Category Archives: Curtains for the Confederacy

MAGA & Neo-Confederate Racism, By the Numbers

[The most revealing analysis of the mythic underpinning of the authoritarian upsurge I’ve seen points straight to the “restoration” of a zombie version of white Jim Crow Dixie culture, circa 1920-1950. This survey bolsters that impression. Progressives who want to push back effectively against this drive need to get over the tendency to ignore this history & culture and its stubborn legacy.]

Washington Post — September 28, 2022

Just how racist is the MAGA movement? This survey measures it.




Opinion by Jennifer Rubin

It has long been understood that the MAGA movement is heavily dependent on White grievance and straight-up racism. (Hence Donald Trump’s refusal to disavow racist groups and his statement that there were “very fine people on both sides” in the violent clashes at the white-supremacist rally in Charlottesville.)

Now, we have numbers to prove it.

The connection between racism and the right-wing movement is apparent in a new poll from the Public Religion Research Institute.

The survey asked respondents about 11 statements designed to probe views on racism. For example: “White Americans today are not responsible for discrimination against Black people in the past.”

The pollsters then used their answers to quantify a “structural racism index,” which provides a general score from zero to 1 measuring a person’s attitudes on “white supremacy and racial inequality, the impact of discrimination on African American economic mobility, the treatment of African Americans in the criminal justice system, general perceptions of race, and whether racism is still significant problem today.” Higher scores indicate a more receptive attitude to racist beliefs.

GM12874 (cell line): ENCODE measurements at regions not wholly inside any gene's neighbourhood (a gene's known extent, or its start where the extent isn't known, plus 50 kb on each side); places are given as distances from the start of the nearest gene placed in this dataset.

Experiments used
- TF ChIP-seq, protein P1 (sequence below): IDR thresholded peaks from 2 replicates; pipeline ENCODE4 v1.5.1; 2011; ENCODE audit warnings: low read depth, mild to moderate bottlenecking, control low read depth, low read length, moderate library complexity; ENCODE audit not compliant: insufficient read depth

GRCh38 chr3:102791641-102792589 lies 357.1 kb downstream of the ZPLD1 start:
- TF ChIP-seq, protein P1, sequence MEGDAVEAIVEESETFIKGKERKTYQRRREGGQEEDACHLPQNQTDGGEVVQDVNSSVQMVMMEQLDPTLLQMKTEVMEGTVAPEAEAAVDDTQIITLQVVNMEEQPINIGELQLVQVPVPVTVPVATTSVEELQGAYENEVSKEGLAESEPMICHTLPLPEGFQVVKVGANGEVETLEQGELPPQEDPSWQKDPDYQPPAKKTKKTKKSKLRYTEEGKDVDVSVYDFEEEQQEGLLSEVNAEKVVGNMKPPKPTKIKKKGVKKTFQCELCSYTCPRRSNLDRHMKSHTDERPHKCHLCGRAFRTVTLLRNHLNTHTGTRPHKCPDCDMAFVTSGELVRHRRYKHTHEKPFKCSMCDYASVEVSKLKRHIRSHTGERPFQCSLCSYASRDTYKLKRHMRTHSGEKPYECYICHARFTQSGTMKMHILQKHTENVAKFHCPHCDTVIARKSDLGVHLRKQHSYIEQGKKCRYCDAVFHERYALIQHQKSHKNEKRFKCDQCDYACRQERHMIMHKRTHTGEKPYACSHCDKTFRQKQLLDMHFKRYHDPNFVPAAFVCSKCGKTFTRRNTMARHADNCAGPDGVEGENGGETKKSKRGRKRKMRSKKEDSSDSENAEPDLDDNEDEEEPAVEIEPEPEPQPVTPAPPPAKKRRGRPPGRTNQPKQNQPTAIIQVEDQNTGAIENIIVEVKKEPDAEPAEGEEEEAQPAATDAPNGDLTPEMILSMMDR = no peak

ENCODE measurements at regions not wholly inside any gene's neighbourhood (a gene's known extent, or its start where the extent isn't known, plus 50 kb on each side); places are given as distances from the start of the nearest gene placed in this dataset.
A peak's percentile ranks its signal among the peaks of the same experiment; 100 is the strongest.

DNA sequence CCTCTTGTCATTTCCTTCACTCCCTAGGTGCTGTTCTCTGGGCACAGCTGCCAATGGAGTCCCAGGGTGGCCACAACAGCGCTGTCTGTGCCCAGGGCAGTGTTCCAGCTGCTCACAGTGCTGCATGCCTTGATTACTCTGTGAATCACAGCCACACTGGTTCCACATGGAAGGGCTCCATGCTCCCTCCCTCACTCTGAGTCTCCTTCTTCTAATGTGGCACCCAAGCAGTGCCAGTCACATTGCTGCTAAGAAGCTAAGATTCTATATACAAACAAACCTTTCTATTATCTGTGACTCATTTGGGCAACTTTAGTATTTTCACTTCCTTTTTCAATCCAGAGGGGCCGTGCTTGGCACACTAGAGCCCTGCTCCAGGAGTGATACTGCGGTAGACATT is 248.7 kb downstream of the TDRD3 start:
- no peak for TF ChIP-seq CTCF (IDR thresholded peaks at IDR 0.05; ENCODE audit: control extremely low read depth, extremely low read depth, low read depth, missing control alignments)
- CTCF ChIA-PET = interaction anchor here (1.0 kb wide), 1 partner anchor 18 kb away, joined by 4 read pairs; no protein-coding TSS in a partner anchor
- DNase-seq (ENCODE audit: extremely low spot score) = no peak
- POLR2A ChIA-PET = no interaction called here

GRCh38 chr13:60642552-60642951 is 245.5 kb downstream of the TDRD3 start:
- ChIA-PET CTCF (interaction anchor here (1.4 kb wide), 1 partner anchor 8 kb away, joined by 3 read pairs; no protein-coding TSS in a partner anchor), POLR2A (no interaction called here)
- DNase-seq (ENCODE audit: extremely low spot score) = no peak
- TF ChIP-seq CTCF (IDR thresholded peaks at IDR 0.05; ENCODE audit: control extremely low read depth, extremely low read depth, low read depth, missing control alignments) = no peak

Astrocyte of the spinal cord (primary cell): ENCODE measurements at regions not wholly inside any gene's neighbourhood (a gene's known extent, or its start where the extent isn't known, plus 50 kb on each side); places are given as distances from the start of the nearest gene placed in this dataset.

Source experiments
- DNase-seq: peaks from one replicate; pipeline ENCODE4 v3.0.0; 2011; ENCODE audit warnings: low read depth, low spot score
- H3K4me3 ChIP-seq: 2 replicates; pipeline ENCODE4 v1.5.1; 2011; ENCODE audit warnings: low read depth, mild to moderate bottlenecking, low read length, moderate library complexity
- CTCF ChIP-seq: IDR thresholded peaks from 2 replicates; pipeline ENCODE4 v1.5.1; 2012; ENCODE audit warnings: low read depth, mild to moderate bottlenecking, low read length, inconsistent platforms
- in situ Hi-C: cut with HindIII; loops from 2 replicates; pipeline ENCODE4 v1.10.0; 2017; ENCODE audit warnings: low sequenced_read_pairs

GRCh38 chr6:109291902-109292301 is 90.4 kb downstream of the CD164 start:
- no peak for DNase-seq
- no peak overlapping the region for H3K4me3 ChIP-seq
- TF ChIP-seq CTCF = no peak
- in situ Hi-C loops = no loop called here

Continue reading MAGA & Neo-Confederate Racism, By the Numbers

Quote of the Day — Lincoln & Emancipation: The First Version

On this day [Sept. 22] in 1862, President Abraham Lincoln signed his preliminary Emancipation Proclamation, a document that put the Confederacy on notice of his intention to free their slaves. They had until January 1, he said, to lay down their arms; after that, any slave within a rebelling state would be “then, thenceforward, and forever free.”

Although he didn’t make a point of it, his proclamation — both this preliminary one, and the official one he made at the first of the new year, when the deadline arrived — did not free all slaves; those living in border states, for example, would remain enslaved. Nor did Lincoln have, of course, any way to actually enforce a liberated slave’s freedom; other than promising to no longer aid in the capture of fleeing slaves, his promised emancipation relied entirely on the Union eventually winning the war.

But continuing to fight was exactly what Lincoln hoped to avoid with his announcement. Continue reading Quote of the Day — Lincoln & Emancipation: The First Version

On the Brink of Autumn: Quote of the Season

 

Joe Biden, 09/15/2022, United We Stand Summit, at the White House:

George Floyd mural, Minneapolis

“Too much hate that’s fueled extremist violence [has] been allowed to fester and grow.

Heather Heyer, spontaneous memorial, Charlottesville

You know, as a result, our very own intelligence agencies — our own intelligence agencies in the United States of America, have determined that domestic terrorism rooted in white supremacy is the greatest terrorist threat to our Homeland today.

I’ve been around a while.I never thought I’d hear that or say that.

Enough.”

Confederate Monument Removal: Win Some, Lose Some


Lawsuit over Confederate monument dismissed

Isaac Groves — Sept. 15, 2022

Burlington Times-News USA TODAY NETWORK

The Confederate monument in front of the Alamance County Historic Courthouse will stay where it is after a superior court judge, in that same courthouse, dismissed a lawsuit from the NAACP demanding its removal – at least for now.

“It is abundantly clear whatever decision I make will likely be appealed,” said Judge Don Bridges.

The state and local NAACP, several other groups including business owners, individuals, and clergy members call the monument a danger to public safety and protecting it a waste of taxpayer money. They filed a lawsuit in Alamance County Superior Court in late March of 2021 against the Alamance County Board of Commissioners, alleging that keeping the monument in a prominent place violates the state constitution by denying Black residents equal protection under the law, promoting racism and wasting public funds.